Does Layering SPF Actually Work? A Derm Weighs In

You may feel like applying sunscreen, lotion with SPF, and makeup with SPF would give you a total SPF of over 100. But does layering SPF work? Not exactly, dermatologists say. Read on to learn why.

By now, you’ve heard about how the sun’s harmful UV rays have been linked to everything from sunburn and dark spots to premature aging and even skin cancer, per the American Academy of Dermatology Association (AAD). That hopefully means you’re already arming yourself with all the right sun-protective measures, including, of course, SPF. Luckily, there’s no shortage of sunscreens out there as well as SPF-laden skincare and makeup products that can help shield your skin from the sun. But does layering SPF work? Not exactly, according to professionals. We tapped skin experts to understand the science of SPF and what products and practices should be part of your sun care puzzle. 

What Is SPF, Really?

layering spf

SPF stands for “sun protective factor” and is a measure of how effective sunscreens are in comparison to each other, explains Richard Torbeck, MD, New York City-based dermatologist. “SPF allows for a generalized comparison and a standard to test sunscreens that can give the public an idea of how effective the sunscreen they use is when selecting an option,” he says. “It is also helpful to inform consumers with the type of UV protection it covers, UVA1/2, UVB, and visible light which each can cause different types of cancer or skin reactions.”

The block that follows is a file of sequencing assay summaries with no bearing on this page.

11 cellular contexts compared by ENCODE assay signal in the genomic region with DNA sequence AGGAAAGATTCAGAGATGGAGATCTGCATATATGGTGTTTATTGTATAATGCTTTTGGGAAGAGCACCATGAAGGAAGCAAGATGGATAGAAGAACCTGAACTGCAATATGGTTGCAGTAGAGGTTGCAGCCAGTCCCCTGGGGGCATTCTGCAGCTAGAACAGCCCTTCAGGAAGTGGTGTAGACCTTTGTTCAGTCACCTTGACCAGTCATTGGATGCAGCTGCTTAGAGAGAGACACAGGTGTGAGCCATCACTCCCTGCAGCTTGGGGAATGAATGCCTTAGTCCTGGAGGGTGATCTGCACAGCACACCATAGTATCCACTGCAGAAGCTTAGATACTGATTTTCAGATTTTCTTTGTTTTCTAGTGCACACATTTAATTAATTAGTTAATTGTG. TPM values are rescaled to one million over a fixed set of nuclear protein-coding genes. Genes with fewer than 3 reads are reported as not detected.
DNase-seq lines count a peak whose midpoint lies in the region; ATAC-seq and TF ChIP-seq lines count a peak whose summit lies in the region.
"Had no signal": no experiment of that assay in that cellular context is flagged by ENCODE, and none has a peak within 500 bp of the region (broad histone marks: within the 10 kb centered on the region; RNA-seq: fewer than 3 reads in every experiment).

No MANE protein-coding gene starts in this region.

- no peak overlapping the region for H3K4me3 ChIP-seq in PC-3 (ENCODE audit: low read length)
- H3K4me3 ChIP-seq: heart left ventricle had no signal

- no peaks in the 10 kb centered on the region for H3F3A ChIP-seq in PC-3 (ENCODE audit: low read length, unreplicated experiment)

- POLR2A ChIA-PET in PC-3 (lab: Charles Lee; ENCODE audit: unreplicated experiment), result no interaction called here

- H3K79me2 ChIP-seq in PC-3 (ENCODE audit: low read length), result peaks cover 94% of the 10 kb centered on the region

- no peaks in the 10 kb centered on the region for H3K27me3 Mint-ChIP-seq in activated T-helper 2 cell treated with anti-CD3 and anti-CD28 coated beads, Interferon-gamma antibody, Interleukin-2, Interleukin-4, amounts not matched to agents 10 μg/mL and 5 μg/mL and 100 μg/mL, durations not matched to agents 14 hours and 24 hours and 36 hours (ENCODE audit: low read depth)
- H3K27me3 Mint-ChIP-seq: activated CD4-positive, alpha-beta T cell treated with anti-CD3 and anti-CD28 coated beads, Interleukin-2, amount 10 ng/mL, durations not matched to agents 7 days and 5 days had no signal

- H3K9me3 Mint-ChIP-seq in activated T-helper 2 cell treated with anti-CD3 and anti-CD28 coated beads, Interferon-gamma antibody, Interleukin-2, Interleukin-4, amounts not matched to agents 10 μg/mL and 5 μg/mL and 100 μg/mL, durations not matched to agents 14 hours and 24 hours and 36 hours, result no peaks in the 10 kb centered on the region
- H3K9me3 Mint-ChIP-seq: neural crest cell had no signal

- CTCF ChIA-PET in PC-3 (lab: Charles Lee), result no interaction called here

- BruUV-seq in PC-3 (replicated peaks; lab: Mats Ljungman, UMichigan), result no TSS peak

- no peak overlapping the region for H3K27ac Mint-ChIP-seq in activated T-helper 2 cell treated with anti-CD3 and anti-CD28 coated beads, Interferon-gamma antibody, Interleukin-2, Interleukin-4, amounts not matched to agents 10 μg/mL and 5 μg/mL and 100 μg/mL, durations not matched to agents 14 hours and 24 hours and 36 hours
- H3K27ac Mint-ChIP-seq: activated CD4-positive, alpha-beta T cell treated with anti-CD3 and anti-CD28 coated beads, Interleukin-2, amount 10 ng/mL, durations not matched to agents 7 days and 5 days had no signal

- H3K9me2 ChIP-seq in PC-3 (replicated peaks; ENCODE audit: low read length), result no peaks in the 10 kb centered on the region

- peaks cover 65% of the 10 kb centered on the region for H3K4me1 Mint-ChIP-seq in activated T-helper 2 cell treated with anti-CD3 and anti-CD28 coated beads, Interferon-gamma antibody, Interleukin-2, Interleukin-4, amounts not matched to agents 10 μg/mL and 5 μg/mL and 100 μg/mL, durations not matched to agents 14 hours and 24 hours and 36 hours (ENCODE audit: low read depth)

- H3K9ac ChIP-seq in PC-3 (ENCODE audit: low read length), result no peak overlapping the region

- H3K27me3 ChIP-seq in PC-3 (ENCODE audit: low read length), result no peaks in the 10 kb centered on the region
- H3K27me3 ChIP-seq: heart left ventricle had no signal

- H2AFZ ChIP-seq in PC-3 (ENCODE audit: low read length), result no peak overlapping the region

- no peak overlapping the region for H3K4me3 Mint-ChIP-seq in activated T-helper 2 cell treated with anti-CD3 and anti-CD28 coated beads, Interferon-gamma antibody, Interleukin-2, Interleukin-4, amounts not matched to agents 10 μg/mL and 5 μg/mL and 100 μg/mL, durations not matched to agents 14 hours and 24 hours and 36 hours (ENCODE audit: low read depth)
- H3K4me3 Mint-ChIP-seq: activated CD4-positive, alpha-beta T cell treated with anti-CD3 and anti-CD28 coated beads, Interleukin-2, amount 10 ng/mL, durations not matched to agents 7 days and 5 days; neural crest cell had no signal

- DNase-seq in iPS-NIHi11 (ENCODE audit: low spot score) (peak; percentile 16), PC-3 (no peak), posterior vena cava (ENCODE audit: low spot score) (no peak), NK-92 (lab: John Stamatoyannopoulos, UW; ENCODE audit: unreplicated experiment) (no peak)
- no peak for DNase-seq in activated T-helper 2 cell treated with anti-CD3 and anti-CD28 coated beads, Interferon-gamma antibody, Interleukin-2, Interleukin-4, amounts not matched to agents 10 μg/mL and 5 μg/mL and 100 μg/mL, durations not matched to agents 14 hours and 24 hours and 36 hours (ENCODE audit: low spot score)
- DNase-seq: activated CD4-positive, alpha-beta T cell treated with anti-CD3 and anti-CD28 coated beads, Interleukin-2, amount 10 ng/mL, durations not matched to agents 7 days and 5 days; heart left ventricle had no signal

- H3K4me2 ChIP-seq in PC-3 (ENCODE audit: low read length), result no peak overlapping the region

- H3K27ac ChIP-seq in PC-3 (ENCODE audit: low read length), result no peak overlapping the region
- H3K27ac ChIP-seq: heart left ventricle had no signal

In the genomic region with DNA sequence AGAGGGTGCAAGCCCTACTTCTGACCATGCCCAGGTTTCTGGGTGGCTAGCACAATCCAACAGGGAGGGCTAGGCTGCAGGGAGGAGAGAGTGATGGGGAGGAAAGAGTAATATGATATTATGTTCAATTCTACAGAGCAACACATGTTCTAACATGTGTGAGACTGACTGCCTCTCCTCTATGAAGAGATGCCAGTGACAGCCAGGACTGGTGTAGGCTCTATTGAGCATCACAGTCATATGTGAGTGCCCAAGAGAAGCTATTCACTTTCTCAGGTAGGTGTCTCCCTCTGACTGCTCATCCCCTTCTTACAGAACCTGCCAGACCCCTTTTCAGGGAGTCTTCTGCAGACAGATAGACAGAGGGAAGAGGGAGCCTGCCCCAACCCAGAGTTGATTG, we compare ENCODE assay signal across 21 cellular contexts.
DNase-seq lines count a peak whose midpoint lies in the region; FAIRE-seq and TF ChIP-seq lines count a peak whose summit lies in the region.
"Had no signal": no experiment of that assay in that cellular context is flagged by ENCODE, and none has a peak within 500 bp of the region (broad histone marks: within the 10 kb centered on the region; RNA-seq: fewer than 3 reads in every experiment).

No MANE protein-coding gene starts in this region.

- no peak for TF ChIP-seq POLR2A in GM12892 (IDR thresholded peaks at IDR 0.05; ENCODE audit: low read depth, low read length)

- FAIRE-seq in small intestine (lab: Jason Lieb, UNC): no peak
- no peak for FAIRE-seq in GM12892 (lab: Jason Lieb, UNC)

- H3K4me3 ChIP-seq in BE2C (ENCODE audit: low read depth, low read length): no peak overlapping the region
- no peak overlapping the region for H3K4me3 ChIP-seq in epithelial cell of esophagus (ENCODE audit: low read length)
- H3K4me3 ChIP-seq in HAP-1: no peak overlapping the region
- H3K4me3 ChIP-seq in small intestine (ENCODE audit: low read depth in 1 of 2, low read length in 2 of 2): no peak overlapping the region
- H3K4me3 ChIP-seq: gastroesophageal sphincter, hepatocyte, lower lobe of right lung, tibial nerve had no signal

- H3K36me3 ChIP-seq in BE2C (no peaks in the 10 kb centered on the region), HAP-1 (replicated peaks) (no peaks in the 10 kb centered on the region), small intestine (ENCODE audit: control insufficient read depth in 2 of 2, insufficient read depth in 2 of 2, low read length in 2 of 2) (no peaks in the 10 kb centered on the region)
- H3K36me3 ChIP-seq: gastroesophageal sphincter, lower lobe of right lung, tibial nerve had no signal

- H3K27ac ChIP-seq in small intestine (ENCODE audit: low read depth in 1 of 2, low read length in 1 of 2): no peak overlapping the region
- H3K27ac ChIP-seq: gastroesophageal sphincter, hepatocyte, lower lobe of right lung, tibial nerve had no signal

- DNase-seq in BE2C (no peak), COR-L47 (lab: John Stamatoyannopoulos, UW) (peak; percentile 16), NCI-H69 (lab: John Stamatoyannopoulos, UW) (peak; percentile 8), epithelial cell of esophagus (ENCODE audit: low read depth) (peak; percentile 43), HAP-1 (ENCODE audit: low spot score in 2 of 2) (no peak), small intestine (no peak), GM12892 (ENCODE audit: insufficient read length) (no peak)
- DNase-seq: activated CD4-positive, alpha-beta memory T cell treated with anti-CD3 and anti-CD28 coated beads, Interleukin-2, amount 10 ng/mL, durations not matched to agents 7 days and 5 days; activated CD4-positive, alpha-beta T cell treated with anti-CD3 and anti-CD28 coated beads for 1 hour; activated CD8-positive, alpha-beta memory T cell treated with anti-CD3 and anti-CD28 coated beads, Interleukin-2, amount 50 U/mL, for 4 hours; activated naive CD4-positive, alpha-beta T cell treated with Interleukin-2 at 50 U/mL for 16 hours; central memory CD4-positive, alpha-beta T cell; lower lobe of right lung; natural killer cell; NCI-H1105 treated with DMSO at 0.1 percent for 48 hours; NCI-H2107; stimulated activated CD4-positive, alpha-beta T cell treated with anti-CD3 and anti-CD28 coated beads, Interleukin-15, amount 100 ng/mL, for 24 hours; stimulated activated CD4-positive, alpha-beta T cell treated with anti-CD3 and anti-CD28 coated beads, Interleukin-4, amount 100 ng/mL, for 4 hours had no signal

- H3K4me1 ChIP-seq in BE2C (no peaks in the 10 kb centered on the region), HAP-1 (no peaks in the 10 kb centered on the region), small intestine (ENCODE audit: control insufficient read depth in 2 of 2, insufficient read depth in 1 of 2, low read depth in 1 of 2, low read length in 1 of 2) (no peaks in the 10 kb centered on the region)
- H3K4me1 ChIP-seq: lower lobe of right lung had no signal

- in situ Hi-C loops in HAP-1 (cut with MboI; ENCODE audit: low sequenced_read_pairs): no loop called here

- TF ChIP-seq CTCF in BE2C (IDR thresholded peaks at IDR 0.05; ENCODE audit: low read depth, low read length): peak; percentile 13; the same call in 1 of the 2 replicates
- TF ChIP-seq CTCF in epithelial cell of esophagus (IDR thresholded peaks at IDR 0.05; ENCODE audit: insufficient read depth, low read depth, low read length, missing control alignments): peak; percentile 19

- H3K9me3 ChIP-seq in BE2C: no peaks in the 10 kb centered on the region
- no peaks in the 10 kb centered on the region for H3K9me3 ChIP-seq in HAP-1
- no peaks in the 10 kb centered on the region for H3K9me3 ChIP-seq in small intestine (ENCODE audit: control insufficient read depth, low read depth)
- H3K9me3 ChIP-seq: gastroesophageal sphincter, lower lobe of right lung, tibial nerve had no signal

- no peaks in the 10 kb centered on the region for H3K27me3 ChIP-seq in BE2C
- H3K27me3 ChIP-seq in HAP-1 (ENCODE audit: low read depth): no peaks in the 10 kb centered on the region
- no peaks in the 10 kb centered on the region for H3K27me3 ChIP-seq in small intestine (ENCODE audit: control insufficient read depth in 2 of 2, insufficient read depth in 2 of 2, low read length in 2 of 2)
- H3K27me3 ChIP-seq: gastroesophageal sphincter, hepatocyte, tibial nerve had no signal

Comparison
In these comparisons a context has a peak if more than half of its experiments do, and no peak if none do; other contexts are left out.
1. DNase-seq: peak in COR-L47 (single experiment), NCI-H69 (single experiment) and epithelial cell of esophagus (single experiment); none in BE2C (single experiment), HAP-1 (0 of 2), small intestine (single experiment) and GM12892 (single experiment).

Sunscreens with higher SPF offer more protection against a myriad of conditions caused by the sun, but especially skin cancer. Skin cancer can be quite serious and, in fact, deadly, Claire O’Bryan, ANP-C, nurse practitioner and co-founder of The Skin Clique, points out. At least one in five Americans will receive a skin cancer diagnosis in their lifetime, according to the Skin Cancer Foundation. 

As awareness for sun protection has increased, more companies and more companies have included SPF in their products—from foundation to face lotion to hairspray. With so many SPF-laden products, it can be hard to truly know what amount of protection you’re getting. For instance, if you apply a moisturizer with SPF, then add on a foundation that contains SPF and top it all off with an SPF-containing setting spray, are you getting a ton of SPF coverage once everything’s combined? “Now we know so much more, and I think it’s great SPF is everywhere; however, my only concern is that people don’t get a false sense of protection from products that really have quite a low SPF,” says O’Bryan.

Does Layering SPF Work?

According to O’Bryan, you’re only ever wearing the highest amount of SPF that you put on. For instance, if you apply SPF 50—whether that’s in the form of a lotion, foundation, concealer, or a spray, and then an additional layer of SPF 50—you’ll still have SPF 50. “Nothing changes the SPF number but the amount of active ingredient in the product, she says. “However you will be better protected because you’re less likely to miss any spots with more coats or layers,” she says.